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Landlords fear TV cameras as housing returns to prime time

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Landlords fear TV cameras as housing returns to prime time

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Published by 24publishing for 24dash.com in Housing and also in Central Government, Communities, Local Government

Landlords fear TV cameras as housing returns to prime time Landlords fear TV cameras as housing returns to prime time

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Does Neighbourhood Watched reflect the reality of working in housing?


As the national gaze falls on front-line housing staff again for the BBC One series ‘Neighbourhood Watched’, it has emerged that many housing associations rebuffed the opportunity to take part.

The successful documentary – which shows life in the raw for Britain's housing officers and their tenants, tackling everything from anti-social behaviour to tenants stuck on the waiting list for a new home – airs again on Thursday for the start of the third series.

It features staff and tenants from Greater Manchester housing association New Charter Homes – which has been involved with the documentary series since the beginning – and City West Housing Trust in Salford.

Writing in next month’s 24housing magazine, David Rigby (pictured left), communications consultant and series adviser, said there were different ideas about finding landlords to participate but admits that although the production team had some interest, “we were rebuffed far more”.

“The reluctance of social landlords to take part interests me,” he says. “Most are happy to push press releases extolling their successes at a diminishing print media (particularly local newspapers). Many flee at the thought of television, especially without editorial control. Tony Powell, executive director of neighbourhoods at New Charter, told me most of his peers still think he is 'brave' to invite the cameras in. Yet most people get their news and information from television, the web and radio. Opinions are shaped here too, so our absence won't help the housing cause.”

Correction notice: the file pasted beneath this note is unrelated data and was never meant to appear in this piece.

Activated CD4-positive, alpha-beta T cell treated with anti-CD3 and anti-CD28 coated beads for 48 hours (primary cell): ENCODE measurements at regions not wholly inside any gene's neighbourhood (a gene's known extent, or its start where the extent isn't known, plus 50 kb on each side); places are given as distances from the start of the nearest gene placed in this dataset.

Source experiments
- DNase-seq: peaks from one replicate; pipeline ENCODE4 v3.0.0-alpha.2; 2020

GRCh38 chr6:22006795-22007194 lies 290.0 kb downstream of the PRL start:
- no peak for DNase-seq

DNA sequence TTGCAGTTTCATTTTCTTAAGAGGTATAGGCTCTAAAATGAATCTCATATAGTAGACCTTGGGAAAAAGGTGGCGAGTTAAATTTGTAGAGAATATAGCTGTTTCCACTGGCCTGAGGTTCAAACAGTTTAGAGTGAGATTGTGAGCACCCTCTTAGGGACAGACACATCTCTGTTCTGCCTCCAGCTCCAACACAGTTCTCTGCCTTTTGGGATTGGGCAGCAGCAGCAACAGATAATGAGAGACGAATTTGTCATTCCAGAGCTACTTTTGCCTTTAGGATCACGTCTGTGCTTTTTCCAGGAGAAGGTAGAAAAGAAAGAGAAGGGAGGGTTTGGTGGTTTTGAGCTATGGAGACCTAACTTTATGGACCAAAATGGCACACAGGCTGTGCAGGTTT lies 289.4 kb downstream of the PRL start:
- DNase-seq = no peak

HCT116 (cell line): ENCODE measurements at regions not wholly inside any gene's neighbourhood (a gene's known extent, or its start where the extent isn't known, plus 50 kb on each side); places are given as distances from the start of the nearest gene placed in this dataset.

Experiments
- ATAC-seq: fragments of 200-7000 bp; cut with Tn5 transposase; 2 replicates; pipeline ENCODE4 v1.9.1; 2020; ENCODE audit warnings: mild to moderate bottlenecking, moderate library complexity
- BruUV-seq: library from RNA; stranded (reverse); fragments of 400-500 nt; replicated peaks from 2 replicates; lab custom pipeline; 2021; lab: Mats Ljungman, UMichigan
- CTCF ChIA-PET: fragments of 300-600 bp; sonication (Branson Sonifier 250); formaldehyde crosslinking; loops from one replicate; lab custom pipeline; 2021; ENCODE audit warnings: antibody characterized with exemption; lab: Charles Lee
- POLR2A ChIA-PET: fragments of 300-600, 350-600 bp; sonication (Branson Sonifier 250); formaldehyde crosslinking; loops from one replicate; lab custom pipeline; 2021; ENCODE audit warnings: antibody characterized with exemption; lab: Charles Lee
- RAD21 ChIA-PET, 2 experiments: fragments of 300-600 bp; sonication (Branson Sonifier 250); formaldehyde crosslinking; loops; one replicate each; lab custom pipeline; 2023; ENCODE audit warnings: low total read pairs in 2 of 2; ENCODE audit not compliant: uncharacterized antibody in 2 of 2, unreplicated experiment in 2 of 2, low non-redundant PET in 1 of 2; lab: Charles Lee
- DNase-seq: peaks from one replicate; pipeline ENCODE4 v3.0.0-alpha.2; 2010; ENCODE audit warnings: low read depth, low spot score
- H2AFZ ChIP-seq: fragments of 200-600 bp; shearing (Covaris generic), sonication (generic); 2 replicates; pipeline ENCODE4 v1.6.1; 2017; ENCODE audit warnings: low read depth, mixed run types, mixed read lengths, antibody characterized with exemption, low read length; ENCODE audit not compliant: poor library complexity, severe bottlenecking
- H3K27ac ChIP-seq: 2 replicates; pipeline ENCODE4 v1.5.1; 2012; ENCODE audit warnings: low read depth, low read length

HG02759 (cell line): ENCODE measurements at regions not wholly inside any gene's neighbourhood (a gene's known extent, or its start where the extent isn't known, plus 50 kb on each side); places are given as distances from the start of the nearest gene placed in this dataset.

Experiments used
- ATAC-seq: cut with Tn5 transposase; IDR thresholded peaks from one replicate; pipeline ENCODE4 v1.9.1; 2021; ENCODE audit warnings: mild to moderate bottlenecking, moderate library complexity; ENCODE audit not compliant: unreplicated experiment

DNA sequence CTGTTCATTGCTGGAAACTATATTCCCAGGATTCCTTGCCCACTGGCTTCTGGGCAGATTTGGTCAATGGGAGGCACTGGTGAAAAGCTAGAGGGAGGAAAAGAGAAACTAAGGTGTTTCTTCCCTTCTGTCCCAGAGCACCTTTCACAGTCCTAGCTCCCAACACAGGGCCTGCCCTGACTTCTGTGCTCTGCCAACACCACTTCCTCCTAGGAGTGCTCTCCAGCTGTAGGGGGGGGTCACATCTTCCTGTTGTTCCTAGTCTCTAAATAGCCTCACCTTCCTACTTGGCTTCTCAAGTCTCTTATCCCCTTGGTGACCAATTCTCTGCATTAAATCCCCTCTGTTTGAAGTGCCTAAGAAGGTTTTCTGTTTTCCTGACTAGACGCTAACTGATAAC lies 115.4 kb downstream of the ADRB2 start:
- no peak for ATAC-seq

He said others were “wary that only the outrageous will be portrayed”. But he added that although editorial control is elsewhere, landlords can influence the programme content.

“The film directors don't know the business (although they learn pretty quickly), so they rely on getting leads,” he said. “It's a pity that the timing of tenancy changes and welfare reform didn't allow us to show new housing at affordable rents or the effects on households of the bedroom tax. But I did have some themes which were absent from previous series. One issue which I was keen to find was hoarding, mainly because I thought this might uncover interesting joined-up work with other agencies. Ironically and unknown to us, other channels were making programmes on the subject which aired while we were filming.”

David Cummins, director of communities and neighbourhoods at City West, said he was the "most apprehensive" of the trust’s management team. He said: "I was confident their [staffs] 'can-do' attitude would come through, but concerned about vulnerable tenants being taken advantage of, perhaps a sensational approach to the programmes."

He feels differently now, though. "The series isn't rose-tinted, but it does remind you why you work in housing."

Filmed between September 2011 and June 2012 by independent production company Raw Television, the programme will be shown every Thursday evening on BBC One at 10.35pm.

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